Given by Liza Stark and Emilie Giles.
The goal of this workshop was to take Arduino to the next level – to tackle more complex concepts and develop a richer understanding of the coding that makes the hardware tick the way we want it to. During the design phase, we realized how difficult creating an intermediate Arduino workshop actually is. We went in knowing our audience was probably at many different levels and decided to start from a simple, challenge-based framework, leveraging the collective knowledge of the group. Here’s where we landed.
Part 1: Where are we?
We started off by discussing what we wanted to learn together and what our pain points were concerning Arduino. Some of us hadn’t touched Arduino in a bit and wanted a refresher, others wanted to go deeper into more complex topics. As a group, we felt that combining sketches was our biggest issue.
Part 2: Cooking with code
Next we tackled basic algorithms, structure, syntax, logic flow by writing a recipe in psuedocode. We setup() our ingredients, measured them all, then applied different actions to create the perfect stew.
Part 3: Make it Blink
First we had everyone construct the circuit from a Fritzing diagram. Then we had the group try to write the blink sketch from memory. As facilitators, this helped us get a clearer grasp on misunderstandings and where common mistakes might be hiding.
From there we embarked on a series of scaffolded challenges:
- Add another LED
- Make them blink at different times
- Make them blink at different times && different speeds
- Make them blink at the same time
- Make them blink at the same time on different pins
With each layer, we attempted different solutions, wielding loops, conditionals, and functions as primary weapons.
Like most good things, there wasn’t enough time to complete our full agenda, but this was a great start to the week!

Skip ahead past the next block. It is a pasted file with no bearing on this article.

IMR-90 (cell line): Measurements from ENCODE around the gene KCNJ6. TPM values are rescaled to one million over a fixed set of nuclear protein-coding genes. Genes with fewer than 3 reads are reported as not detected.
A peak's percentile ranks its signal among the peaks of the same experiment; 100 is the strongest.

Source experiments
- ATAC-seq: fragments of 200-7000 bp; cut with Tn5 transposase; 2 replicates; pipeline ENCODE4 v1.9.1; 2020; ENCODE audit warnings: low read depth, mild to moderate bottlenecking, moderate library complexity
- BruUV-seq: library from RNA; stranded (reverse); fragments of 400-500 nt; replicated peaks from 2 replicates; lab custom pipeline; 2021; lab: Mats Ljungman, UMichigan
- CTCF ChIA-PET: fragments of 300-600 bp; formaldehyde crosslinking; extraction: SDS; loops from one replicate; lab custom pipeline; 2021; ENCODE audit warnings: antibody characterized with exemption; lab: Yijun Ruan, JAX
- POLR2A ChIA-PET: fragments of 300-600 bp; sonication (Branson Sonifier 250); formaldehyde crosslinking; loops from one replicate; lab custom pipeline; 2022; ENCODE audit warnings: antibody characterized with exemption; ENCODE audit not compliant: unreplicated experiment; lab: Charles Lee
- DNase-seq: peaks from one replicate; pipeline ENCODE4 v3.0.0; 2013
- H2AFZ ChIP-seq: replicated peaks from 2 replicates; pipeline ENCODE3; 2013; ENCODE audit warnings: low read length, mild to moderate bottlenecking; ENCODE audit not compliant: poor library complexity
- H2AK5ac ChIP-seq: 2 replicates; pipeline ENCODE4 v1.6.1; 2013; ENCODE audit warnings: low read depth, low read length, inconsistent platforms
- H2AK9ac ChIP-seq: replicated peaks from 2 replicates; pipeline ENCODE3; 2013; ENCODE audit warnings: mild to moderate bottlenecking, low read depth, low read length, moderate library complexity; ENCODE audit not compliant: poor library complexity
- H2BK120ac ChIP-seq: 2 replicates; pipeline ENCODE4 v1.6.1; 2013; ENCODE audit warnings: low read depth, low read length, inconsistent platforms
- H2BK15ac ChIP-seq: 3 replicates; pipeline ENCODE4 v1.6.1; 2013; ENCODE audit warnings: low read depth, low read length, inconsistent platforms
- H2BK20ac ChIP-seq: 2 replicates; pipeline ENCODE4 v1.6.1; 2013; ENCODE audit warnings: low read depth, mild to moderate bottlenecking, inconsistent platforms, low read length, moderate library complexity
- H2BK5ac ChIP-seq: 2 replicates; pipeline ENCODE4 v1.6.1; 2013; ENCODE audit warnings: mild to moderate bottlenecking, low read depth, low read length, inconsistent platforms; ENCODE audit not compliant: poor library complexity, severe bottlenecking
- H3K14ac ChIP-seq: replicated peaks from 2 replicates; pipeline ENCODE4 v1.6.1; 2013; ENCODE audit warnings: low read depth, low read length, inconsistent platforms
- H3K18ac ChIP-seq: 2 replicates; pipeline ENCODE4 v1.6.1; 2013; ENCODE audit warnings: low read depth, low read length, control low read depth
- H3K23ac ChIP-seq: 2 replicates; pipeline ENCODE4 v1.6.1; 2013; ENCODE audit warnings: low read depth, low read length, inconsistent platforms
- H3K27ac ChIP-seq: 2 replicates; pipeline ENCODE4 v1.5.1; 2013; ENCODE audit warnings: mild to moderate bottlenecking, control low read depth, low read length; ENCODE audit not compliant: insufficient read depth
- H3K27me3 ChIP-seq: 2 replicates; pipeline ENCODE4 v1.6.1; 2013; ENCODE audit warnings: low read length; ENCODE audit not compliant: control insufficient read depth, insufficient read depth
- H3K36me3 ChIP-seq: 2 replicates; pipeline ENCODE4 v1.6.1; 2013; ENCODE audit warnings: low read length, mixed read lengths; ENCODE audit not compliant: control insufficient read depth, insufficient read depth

1) Copy/paste is your friend
Use the code that is available to you – no need to rewrite or write from scratch!
2) Copy/paste can also be your fri-enemy
Be sure to make any changes to variables and ensure your code flows properly.
3) Watch out for rogue components
If you think your code is right, try it on a new Arduino or switch out that jumper cable.
4) Ask a friend
Three heads are better than one, especially when you’re debugging.
5) There are many, many ways to accomplish the same goal
Don’t feel constricted by trying to find the “right” answer or the most elegant way to execute it. If it works for you, go with it.
Are you an Arduino novice? Do you want to level up your Arduino skills? In this workshop, we will get reacquainted with the foundations of this lovely little microcontroller, then learn how to take a basic sketch and transform it into a project.
We’ll work with breadboards, buttons, soft switches, handmade sensors, LEDs, motors, and more. By the end of the workshop, you’ll leave armed with (1) a library of essential sketches you can use as the base for any project and (2) a deeper understanding of code as an adaptable system for you to wield creative expression over.
All welcome to join! No knowledge of Arduino needed to join, but it is helpful to have had some experience.